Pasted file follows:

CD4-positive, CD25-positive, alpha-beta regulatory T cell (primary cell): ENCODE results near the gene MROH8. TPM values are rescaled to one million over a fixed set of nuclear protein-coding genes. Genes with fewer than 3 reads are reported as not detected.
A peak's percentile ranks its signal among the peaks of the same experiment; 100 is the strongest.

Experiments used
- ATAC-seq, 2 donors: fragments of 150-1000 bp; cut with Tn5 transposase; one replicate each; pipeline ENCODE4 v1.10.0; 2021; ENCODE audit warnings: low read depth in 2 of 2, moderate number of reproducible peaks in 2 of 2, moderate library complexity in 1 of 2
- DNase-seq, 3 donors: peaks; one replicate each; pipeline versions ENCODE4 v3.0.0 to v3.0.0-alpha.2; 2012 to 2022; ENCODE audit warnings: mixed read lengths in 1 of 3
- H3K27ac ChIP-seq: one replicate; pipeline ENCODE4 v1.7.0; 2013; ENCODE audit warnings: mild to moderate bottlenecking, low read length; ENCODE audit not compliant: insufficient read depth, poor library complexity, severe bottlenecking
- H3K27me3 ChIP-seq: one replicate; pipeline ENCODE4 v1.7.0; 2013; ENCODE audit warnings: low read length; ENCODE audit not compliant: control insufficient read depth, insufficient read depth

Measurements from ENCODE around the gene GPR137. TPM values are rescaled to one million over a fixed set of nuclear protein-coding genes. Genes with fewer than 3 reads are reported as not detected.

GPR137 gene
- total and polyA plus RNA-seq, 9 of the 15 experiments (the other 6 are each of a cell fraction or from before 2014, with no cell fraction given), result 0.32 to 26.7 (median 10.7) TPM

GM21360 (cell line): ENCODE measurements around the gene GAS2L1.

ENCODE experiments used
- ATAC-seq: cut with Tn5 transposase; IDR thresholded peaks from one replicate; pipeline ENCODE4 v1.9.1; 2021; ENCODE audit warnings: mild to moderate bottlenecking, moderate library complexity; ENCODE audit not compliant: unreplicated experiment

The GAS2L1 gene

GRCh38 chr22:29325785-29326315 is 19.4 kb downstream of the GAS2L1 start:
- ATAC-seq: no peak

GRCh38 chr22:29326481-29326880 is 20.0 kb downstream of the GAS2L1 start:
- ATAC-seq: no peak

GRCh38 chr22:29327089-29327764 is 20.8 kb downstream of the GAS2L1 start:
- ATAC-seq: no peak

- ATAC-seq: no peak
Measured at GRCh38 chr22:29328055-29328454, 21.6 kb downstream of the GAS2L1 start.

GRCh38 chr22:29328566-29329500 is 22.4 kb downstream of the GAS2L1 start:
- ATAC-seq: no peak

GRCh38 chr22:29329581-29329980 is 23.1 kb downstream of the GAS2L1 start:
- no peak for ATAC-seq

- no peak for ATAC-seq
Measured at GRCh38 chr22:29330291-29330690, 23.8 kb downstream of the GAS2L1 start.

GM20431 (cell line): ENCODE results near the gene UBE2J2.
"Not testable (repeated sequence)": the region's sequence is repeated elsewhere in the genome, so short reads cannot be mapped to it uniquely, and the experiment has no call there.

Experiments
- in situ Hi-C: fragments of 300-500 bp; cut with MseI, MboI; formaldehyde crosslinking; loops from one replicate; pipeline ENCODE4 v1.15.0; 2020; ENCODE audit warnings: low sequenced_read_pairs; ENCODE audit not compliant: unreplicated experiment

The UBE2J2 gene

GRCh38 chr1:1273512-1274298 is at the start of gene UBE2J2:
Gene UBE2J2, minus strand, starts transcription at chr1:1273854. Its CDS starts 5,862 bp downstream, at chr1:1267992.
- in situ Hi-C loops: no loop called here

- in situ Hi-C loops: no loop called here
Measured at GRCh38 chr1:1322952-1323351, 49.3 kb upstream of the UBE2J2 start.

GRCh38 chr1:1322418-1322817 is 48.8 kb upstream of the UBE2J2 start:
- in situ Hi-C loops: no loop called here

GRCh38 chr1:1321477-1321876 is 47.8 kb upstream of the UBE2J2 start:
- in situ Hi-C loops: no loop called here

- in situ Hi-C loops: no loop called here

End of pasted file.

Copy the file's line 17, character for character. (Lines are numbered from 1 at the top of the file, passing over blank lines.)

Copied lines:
GRCh38 chr22:29326481-29326880 is 20.0 kb downstream of the GAS2L1 start: